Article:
# How to confuse a Python programmer

- 1 min readWhile browsing the internet, I came across the following line of Python code:

```
True, True, True == (True, True, True)
```

Counter-intuitively, if you execute the statement, you will end up with:

```
(True, True, False)
```

How is this possible I asked myself? (Yes I was a confused Python programmer myself at that point). Well, the answer is relatively simple: `==`

does not do the unpacking for us. So, as a human you think that Python does something along the lines of `(True, True, True) == (True, True, True)`

or `True, True, True == True, True, True`

. However, Python actually interprets the line as follows:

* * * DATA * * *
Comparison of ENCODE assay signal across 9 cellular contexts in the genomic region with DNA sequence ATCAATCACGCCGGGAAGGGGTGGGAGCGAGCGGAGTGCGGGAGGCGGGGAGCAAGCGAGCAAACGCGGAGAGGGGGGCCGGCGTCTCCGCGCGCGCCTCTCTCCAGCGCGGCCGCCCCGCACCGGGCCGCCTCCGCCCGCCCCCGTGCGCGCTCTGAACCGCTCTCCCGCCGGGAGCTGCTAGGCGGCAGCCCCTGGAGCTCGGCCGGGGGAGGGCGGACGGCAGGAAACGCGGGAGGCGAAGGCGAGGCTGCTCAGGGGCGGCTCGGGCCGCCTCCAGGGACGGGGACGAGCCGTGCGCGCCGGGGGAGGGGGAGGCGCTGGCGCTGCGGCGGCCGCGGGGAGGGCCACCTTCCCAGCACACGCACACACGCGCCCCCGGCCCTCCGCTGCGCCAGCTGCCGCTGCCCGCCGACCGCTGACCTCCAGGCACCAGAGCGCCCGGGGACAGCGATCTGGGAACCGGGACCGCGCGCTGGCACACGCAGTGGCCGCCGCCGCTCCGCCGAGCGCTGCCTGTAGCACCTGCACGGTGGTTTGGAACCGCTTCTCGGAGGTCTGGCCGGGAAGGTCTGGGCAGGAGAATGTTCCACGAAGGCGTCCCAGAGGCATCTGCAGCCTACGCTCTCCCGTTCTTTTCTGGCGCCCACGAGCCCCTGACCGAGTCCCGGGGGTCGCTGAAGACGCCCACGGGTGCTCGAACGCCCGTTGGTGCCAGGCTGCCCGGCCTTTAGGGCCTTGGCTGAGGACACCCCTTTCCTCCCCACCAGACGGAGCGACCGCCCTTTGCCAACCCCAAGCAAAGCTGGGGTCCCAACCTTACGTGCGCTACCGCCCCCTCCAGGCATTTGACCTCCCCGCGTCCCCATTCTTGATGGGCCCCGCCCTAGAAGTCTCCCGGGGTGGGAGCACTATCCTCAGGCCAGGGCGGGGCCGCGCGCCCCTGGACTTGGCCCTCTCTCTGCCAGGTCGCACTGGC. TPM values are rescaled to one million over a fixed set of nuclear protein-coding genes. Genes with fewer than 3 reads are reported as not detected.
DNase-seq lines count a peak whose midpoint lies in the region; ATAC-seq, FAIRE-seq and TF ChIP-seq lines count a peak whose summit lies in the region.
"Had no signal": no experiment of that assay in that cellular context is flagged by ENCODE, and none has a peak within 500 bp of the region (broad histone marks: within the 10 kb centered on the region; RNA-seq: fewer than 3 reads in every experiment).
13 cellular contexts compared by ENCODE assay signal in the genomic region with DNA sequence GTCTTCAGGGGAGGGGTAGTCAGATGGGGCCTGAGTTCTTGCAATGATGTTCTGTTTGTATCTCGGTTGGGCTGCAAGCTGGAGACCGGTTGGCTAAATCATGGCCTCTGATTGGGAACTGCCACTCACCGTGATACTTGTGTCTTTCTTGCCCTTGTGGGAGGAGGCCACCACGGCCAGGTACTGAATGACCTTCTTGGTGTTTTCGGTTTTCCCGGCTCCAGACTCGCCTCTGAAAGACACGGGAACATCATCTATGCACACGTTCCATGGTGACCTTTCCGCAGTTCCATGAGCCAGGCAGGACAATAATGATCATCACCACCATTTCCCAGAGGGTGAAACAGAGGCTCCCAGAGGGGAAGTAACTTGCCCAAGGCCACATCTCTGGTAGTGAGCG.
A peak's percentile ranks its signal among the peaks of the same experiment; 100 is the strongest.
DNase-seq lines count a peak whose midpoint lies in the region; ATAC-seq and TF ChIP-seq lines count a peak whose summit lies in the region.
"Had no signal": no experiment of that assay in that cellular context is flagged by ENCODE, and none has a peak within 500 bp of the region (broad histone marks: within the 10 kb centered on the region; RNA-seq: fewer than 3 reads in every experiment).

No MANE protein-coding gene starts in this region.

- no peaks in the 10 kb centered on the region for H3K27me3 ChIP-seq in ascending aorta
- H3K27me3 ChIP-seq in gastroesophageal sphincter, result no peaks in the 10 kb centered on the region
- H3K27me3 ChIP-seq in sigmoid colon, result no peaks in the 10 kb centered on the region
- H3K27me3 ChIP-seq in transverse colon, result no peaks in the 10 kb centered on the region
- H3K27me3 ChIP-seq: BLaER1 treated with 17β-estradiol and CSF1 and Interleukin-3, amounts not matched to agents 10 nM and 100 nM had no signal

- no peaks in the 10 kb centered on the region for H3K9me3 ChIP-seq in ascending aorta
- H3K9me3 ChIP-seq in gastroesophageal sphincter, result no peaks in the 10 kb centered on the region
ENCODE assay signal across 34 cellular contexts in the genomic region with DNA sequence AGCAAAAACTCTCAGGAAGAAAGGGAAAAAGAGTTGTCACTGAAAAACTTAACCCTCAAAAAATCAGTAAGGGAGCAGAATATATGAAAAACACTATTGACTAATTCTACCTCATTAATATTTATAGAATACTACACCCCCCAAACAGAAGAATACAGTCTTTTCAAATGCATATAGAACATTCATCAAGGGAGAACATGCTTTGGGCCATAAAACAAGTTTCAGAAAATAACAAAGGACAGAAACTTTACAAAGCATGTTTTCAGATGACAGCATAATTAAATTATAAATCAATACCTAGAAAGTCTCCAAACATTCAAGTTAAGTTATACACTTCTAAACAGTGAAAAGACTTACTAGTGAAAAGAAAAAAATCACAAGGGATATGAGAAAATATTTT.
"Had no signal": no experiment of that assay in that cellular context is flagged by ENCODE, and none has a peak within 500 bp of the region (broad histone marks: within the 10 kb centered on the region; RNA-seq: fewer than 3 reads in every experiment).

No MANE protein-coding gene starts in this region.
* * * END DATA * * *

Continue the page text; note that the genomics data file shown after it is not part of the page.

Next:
```
True, True, (True == (True, True, True))
```

This means that it first evaluates whether `(True == (True, True, True))`

, which is `False`

. Then it returns the rest of the statement as a tuple:^{1} `(True, True, False)`

.

Another case that can be explained in the same way is `False is False is False`

. Can you guess what the result is when you execute that statement? Hint: Python evaluates the statement as `(False is False) & (False is False)`

, which results in `True`

. Now that makes sense, right?